King Amendment:  As a House-Senate conference committee finalizes its negotiations on the Farm Bill, we await resolution on the destructive provision that was folded into the House bill during committee, with minimal debate, at the behest of Rep. Steve King, R-Iowa—Sec. 11312 of H.R. 2642. No similar language is in the Senate Farm Bill, and Senate Agriculture Committee Chairwoman Debbie Stabenow, D-Mich., has led the charge in the Senate to keep this out of the final bill. Opponents were denied the opportunity to have a floor vote on an amendment led by Reps. Jeff Denham, R-Calif., and Kurt Schrader, D-Ore., to strike it during House floor debate. The King amendment could negate most state and local laws on the production or manufacture of agriculture products. It aims to block state laws protecting farm animals and could also preempt laws covering everything from child labor to dangerous pesticides to labeling of farm-raised fish and standards for fire-safe cigarettes. A broad coalition of 89 organizations representing sustainable agriculture, consumer, health, fire safety, environment, labor, animal welfare, religious, and other concerns jointly signed a letter calling for the King Amendment—and any related language—to be kept out of final House-Senate legislation. An even broader list of more than 500 groups, officials, newspapers, and citizens have publicly stated their opposition, including letters by a bipartisan set of 23 Senators and 169 Representatives—led by Sen. Dianne Feinstein, D-Calif., and Reps. John Campbell, R-Calif., Schrader, and Gary Peters, D-Mich.—as well as the National Conference of State Legislatures, County Executives of America, Fraternal Order of Police, National Sheriffs’ Association, Mississippi and Arkansas Attorneys General, Iowa Farmers Union, Safe Food Coalition, professors from 13 law schools, and editorials in a number of papers such as USA Today, the Des Moines Register, the Tulsa World, the Denver Post, and the Washington Post. The House-Senate conferees certainly should not include this intensely controversial provision or anything like it if they want to complete action on the Farm Bill early in 2014 as planned.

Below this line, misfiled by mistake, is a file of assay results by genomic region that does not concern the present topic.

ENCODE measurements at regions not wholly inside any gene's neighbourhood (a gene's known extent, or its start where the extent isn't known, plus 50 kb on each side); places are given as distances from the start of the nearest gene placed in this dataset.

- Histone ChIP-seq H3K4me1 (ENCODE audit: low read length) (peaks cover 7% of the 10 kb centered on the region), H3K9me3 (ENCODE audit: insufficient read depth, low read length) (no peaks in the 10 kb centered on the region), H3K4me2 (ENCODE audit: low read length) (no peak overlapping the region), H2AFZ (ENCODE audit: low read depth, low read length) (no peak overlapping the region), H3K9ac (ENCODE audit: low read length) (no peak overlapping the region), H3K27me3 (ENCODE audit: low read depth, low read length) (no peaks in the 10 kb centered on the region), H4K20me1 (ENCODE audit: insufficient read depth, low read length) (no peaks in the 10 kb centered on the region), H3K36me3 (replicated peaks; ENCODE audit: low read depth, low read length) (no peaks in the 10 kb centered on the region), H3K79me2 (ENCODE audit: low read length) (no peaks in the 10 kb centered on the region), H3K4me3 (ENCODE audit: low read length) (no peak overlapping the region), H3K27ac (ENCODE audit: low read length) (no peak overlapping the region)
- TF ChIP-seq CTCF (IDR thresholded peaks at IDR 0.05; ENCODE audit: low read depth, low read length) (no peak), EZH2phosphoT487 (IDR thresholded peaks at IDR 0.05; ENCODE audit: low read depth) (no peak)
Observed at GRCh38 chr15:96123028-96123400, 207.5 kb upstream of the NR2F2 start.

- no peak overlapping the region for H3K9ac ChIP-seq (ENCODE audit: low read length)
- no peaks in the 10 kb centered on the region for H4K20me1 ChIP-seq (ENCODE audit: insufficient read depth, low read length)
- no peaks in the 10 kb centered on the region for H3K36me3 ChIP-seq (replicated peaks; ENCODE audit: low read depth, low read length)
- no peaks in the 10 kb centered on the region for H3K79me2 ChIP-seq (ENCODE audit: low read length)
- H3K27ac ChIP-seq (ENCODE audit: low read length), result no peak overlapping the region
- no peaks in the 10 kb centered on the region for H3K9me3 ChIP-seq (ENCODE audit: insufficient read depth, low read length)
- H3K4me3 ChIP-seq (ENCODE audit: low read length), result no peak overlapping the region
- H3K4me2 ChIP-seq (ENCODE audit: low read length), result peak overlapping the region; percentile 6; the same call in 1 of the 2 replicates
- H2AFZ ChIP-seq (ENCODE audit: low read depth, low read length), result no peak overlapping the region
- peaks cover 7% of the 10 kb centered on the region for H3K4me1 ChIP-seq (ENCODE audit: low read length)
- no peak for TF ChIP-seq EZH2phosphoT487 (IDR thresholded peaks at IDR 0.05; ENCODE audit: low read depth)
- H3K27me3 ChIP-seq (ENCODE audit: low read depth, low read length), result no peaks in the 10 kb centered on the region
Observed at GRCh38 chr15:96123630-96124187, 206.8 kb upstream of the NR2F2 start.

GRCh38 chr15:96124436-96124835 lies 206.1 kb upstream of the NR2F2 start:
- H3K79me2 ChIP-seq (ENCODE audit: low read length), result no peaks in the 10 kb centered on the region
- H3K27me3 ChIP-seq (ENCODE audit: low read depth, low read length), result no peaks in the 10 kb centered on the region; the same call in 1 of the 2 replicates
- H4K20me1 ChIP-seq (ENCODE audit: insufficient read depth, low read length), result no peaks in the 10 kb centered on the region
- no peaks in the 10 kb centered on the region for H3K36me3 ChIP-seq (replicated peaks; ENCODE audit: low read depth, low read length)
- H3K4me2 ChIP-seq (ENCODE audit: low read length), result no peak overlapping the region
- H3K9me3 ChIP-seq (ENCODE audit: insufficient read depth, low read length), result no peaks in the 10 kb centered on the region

AnimalfightingAnimal Fighting:  Both the House and Senate Farm Bills include provisions to strengthen the federal animal fighting law by making it a crime to knowingly attend or bring a child to an organized animal fight. The language of the free-standing animal fighting spectator bill, S. 666/H.R. 366, led by Sens. Richard Blumenthal, D-Conn., Mark Kirk, R-Ill., Maria Cantwell, D-Wash., and David Vitter, R-La., and Reps. Tom Marino, R-Pa., Jim McGovern, D-Mass., John Campbell, R-Calif., and Jim Moran, D-Va.—which enjoys the bipartisan support of 262 cosponsors combined in the Senate and House—was part of the Senate Farm Bill from the beginning, as introduced in the Agriculture Committee, thanks to the leadership of Chairwoman Debbie Stabenow, D-Mich., Ranking Member Thad Cochran, R-Miss., and Majority Leader Harry Reid, D-Nev. For the House, related language was approved as an amendment offered by Rep. McGovern during committee with a strong bipartisan vote of 28-17. We are hopeful that the animal fighting provision will be part of the final House-Senate package that may be done in January. This legislation is widely supported by nearly 300 national, state and local law enforcement agencies (covering all 50 states), including the Fraternal Order of Police and the Federal Law Enforcement Officers Association, and it would cost taxpayers nothing, according to the Congressional Budget Office. It already won approval in 2012 by the House Agriculture Committee and twice by the full Senate, but final action on the Farm Bill stalled last year. Forty-nine states already have penalties for animal fighting spectators, but we need to sync up the federal and state laws since many animal fighting raids are multistate and multijurisdictional. Closing this gap in the legal framework will help law enforcement crack down on the entire cast of characters involved in animal fighting, including those who finance the activity with admission fees and gambling wagers, provide cover to animal fighters during raids, and expose children to the violence and bloodletting.